Report: China building 'airstrip capable' island in disputed waters

China building island in disputed waters
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Story highlights

  • Jane's Defence Weekly: China building island in the South China Sea that could accommodate airstrip.
  • Waters are bitterly contested by Vietnam, Philippines and other countries in the region.
  • Report says land mass is more than 3,000 meters long and a harbor is also being built.
  • China says that construction is legitimate, will improve soldiers' living standards.
China is building an island in the South China Sea that could accommodate the country's first airstrip in bitterly contested waters, according to satellite images analyzed by IHS Jane's Defence Weekly.
Reclamation at Fiery Cross Reef on the western edge of the disputed Spratly islands is creating a land mass that is more than 3,000 meters (2 miles) long and between 200 to 300 meters (650 to 980 feet) wide -- large enough to construct a runway and apron, the publication said.
The South China Sea is the subject of numerous rival -- often messy -- territorial claims, with China, Brunei, Malaysia, the Philippines, Taiwan and Vietnam disputing sovereignty of several island chains and nearby waters.
The areas in dispute include fertile fishing grounds and potentially rich reserves of undersea natural resources.
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Jane's said that Malaysia, the Philippines and Taiwan had built airfields on reefs and islands in the contested waters.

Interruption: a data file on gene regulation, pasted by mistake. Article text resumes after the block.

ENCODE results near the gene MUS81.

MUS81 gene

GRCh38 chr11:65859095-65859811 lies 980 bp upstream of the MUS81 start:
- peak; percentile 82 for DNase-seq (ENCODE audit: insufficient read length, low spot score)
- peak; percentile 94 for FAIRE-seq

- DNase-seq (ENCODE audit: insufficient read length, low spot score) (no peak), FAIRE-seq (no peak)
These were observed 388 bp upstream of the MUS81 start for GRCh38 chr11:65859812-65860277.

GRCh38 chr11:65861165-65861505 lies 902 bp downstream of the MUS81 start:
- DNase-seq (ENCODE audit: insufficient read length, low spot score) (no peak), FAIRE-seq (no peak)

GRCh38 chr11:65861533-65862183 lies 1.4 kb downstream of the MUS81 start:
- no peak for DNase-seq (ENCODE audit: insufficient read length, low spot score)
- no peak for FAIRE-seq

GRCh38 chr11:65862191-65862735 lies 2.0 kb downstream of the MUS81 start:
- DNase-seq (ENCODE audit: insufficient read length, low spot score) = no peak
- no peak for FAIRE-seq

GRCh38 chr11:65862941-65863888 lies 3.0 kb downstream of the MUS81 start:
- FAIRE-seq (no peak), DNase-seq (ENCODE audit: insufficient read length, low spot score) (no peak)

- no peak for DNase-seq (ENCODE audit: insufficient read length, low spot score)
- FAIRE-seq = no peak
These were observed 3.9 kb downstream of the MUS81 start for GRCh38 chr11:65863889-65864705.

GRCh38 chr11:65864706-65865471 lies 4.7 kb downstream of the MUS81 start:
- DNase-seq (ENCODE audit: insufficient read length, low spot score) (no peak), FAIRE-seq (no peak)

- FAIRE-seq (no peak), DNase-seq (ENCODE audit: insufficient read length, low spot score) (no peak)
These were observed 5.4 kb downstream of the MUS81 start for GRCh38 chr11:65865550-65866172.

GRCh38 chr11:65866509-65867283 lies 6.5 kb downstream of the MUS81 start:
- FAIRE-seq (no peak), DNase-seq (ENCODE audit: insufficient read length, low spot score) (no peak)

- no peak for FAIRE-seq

"The work at Fiery Cross thus brings parity but is likely to cause alarm among the other claimants," the report said.
"Given its massive military advantage over the other claimants in terms of quantity and quality of materiel, this facility appears purpose-built to coerce other claimants into relinquishing their claims and possessions, or at least provide China with a much stronger negotiating position if talks over the dispute were ever held."
The report said that dredgers were creating a harbor large enough to receive tankers and warships.
Construction 'legitimate'
But Maj. General Luo Yuan of China's People's Liberation Army (PLA) told the state-run Global Times that construction was justifiable and that the infrastructure would improve the living standards of soldiers stationed there.
"The construction and maintenance of facilities and other activities we conducted on these islands are within our sovereign rights and they are legitimate," he added.
At a briefing on Monday, Hua Chunying, China's Foreign Ministry spokesperson, said that China has "indisputable sovereignty" over the islands in the South China Sea and said the construction would help in case of search and rescue efforts.
China's stance on maritime disputes has put it at odds with many of its smaller neighbors.
Earlier this year, it moved an oil rig near the disputed Paracel Islands triggering anti-Chinese riots in Vietnam.
Relations have also soured with the Philippines.
On Monday, a Philippines court convicted nine Chinese fishermen of poaching hundreds of endangered giant sea turtles from a disputed shoal in the South China Sea. They were each fined nearly $103,000 but face no jail term.
Diplomatic initiatives
The United States has supported efforts by regional group ASEAN to draw up a code of conduct to defuse maritime disputes, but China has said it prefers to deal with the issue bilaterally.
On Friday, a Pentagon spokesman told Agence France-Presse (AFP) that the U.S. wanted China to stop its land reclamation program and engage in diplomatic initiatives.
In a speech at the G20 summit earlier this month, President Barack Obama said the U.S. planned to deepen its diplomatic and military engagement in Asia and would work to ensure that big nations don't "bully the small."
An editorial posted in the Global Times, said that Vietnam, the Philippines and the U.S. should "get used" to China's island construction and its more frequent presence in the seas.